January 12’s Our Daily Bread was interesting to me. In that entry, Julie Ackerman Link says that people often stop her friend Anna on the street when they are looking for directions, and Julie goes into different reasons for this: that Anna looks honest and trustworthy, that she looks like she knows where she’s going, and that she attracts the lost. Julie then goes on to say that, spiritually-speaking, believers have purpose and direction, in that they know where they’re going and how to get there. Julie states that “When this kind of confidence is evident to others, the lost will look to us for direction.”
One reason that this entry stood out to me was that people have often asked me for directions on the street, and I don’t know why. Usually, I don’t know the answers to their questions. But maybe they ask me because I have an innocent-looking face and, because I wear glasses, I look like a brainy sort of person who might be able to give them directions.
Another reason that the entry stood out to me is that I’ve admired the motif of Christians being able to offer wholesome, reasonable advice to the rest of the world. I once watched a late-night movie on the Trinity Broadcasting Network about a high school student who wished that he had never become a Christian and got to see what he and his high school would be like without his Christian witness. When he was a Christian, he offered a jock helpful advice about relationships—-advice about listening, about love, about honesty, etc. In the alternative reality in which he was not a Christian, however, he was messing around with the jock’s girlfriend, and so the jock was trying to kill him!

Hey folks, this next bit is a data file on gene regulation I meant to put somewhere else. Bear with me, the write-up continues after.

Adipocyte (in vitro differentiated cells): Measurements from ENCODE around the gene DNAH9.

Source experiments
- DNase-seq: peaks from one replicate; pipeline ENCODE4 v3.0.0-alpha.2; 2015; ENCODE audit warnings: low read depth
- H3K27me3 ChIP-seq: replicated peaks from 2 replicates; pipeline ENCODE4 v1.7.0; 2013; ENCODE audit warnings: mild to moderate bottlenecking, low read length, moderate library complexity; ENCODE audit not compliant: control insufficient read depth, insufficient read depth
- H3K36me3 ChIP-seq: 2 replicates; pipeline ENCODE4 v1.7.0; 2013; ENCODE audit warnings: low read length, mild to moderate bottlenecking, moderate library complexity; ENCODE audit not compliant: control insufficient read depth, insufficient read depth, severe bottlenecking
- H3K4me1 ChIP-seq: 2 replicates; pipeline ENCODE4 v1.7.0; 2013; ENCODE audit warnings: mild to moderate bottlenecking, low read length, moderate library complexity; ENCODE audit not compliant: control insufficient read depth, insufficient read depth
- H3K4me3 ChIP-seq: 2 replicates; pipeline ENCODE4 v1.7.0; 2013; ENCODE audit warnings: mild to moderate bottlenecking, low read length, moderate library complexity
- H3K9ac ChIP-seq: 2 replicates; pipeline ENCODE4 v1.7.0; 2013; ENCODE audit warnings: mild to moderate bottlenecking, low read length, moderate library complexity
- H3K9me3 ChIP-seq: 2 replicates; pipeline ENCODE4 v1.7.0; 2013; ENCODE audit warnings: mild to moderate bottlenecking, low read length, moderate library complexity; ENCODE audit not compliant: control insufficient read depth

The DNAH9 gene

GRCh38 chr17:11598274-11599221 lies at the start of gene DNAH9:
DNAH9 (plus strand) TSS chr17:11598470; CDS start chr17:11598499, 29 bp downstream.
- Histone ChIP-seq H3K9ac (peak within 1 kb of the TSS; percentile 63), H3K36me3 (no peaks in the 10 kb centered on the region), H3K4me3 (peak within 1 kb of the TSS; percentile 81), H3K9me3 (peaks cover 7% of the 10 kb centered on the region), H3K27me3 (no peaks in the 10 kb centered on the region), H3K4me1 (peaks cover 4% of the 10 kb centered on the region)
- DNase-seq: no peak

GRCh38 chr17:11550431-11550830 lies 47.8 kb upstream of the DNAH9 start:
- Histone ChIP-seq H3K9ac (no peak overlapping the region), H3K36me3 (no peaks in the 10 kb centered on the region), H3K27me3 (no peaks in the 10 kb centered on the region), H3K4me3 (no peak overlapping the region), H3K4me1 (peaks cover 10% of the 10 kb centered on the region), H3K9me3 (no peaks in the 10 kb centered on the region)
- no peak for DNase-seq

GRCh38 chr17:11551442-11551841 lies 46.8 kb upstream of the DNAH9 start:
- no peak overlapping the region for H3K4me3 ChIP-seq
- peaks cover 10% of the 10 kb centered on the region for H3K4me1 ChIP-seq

I think also about the testimony of Michael Landon’s second wife, Lynn (the mother of Michael Landon, Jr.): Lynn came to Christ on account of her hairdresser, who imparted to Lynn a lot of good advice and wisdom that she gained from her relationship with Christ. I like the concept of Christianity being reasonable and sensible in the real world—-something that can help people to look at life in a positive way and to deal with their problems responsibly. So often, Christianity has not struck me as overly reasonable. Maybe that’s (at least partially) because I tend to leave out common-sense when I approach it.